“Wise choices will watch over you. Understanding will keep you safe.”
– Proverbs 2:11
ACTUAL “CASE HISTORIES”: Katherine, 53, a Logistics Analyst for an international freight-forwarding company based in Seattle, had received “Strong Performer” performance reviews for each of her last eight years. And just three years earlier, she had been selected as an “Outstanding Contributor” at the company’s national conference.
In light of a downturn in business due to a series of West Coast union slowdowns, Katherine thought her employer might initiate some layoffs. And, too, she expected her annual bonus might not be increased this year, as it had for six years in a row. But she sure didn’t see what was coming her way.
In early November, she was asked to attend a meeting with both her manager and an HR representative. “Most probably,” she thought, “I will be told of a potential promotion.” After all, she was surely seen by everyone as an “up-and-comer.” To Katherine’s surprise, she was handed a Performance Improvement Plan, or “PIP,” that said (a) her work was woefully inadequate, (b) she had to improve in 24 different ways, and (c) she had just 30 days to “make her Manager confident.” Nothing less than a curve ball from left field!
This is what Katherine was told: “You have a choice: resign now, which will look better in your HR file, and will look better to future employers, and we might even give you four weeks of severance pay. Your other choice is to take a chance and try to satisfy the PIP. But if you choose to take your chances with the PIP, and do not succeed, you will be terminated for poor performance, and denied any severance, in which case you will never be permitted to return to work for this company.”
Katherine saw the two alternatives given to her to be like “Either jump off a bridge voluntarily, or we will throw you off ourselves,” a kind of “devil’s choice,” in which both alternatives would inevitably be quite detrimental to her.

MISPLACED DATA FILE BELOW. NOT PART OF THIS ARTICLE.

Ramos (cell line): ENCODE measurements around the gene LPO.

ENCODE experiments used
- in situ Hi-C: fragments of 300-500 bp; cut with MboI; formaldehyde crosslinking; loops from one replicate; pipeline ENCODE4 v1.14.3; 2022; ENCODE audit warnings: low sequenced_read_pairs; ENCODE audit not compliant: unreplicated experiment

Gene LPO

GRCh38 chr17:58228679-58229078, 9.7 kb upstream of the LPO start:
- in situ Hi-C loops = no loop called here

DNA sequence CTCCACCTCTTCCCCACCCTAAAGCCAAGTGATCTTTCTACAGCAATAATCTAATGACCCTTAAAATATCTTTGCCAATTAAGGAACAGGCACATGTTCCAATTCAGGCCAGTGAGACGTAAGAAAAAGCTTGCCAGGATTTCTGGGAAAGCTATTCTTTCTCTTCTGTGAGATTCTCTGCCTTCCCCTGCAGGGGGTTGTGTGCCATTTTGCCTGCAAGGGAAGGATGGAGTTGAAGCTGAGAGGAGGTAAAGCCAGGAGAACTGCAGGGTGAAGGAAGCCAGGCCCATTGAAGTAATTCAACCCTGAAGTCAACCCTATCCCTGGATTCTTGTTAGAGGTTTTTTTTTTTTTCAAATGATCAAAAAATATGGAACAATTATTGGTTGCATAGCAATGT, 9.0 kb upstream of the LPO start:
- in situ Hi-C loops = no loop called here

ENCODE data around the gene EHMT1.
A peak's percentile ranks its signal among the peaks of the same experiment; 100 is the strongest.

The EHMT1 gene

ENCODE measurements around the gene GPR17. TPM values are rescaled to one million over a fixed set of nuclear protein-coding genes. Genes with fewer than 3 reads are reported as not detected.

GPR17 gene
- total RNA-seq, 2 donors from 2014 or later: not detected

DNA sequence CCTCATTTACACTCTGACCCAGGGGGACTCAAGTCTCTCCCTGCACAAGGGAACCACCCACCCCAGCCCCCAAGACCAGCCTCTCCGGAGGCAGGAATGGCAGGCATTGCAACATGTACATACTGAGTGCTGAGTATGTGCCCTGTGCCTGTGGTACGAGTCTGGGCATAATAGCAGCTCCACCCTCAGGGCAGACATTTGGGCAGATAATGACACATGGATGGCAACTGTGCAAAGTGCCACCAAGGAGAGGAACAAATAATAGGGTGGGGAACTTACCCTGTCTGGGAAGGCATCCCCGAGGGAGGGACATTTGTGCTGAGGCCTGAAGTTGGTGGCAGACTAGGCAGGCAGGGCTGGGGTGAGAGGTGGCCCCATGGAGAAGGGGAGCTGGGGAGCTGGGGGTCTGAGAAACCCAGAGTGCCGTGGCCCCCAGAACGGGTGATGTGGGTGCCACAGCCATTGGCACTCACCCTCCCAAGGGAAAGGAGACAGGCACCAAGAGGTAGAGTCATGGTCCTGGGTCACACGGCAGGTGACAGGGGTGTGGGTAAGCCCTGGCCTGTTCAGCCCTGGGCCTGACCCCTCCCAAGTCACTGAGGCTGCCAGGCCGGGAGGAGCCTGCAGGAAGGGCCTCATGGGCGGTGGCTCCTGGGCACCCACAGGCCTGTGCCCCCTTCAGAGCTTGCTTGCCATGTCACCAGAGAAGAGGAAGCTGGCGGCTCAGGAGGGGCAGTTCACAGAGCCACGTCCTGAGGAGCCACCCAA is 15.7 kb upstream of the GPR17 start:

Fortunately, Katherine did not choose either of the two alternatives presented to her. She felt, instinctively, that she was being urged to do what her employer wanted her to do, and would be in its interests, but not in hers. Fortunately, she googled “performance improvement plan,” and came upon our blogsite and learned that there is, indeed, a third alternative when given a PIP: to respectfully and effectively “push back” at her Performance Improvement Plan.
Human Resources representatives and managers will not tell you that “pushing back” to your Performance Improvement Plan is an alternative available to you. Rather, they will try to convince you that you have only two alternatives, both of which are almost always bad for you. They try to limit your “vision,” restrict the agenda in your mind, and prevent you from doing what is often the best thing to do – for YOU.
What do we mean by “push back?” Simply put, to (a) respectfully questioning its facts, (b) reviewing the bona fides of its conclusions, (c) pointing out inadequate process or procedure, (d) suggesting improper motivations, and (e) requesting alternatives to the PIP and its probable consequences.
LESSON TO LEARN: In difficult times, layoffs and downsizing are often disguised as performance issues. Thus PIP’s are used to “thin the ranks without thinning the corporate wallet,” by denying customary severance. If you are given a Performance Improvement Plan, don’t be fooled, tricked or intimidated by being told that you have only two alternatives available to you: that is, (1) resign or (2) “give it a try.”
Imagine, for the moment, you went to a car dealer to purchase a particular model in blue. Imagine, also, that the car dealer had no blue cars in stock. Well, that car salesman would likely try to convince you that (a) they don’t make the model you want in blue, (b) the blue that your model is made in is not an attractive blue, (c) they made your car in blue, but the blue paint turned out to rust easily, or (d) they made so few cars that year in blue, that even if you can find one, it will cost you an extra $20,000. The lesson to remember is this: others will often try to convince you that your choices are limited to options that are good for them, and not good for you.
You surely do have other options, despite what you are told, and respectfully and effectively “pushing back” to the Performance Improvement Plan is surely the best one there is.
WHAT YOU CAN DO: If you are ever presented with a Performance Improvement Plan, if you think about it, the choices offered to you – and described as the only choices available to you – are not as good as the “third choice” not mentioned. Consider these eight thoughts:
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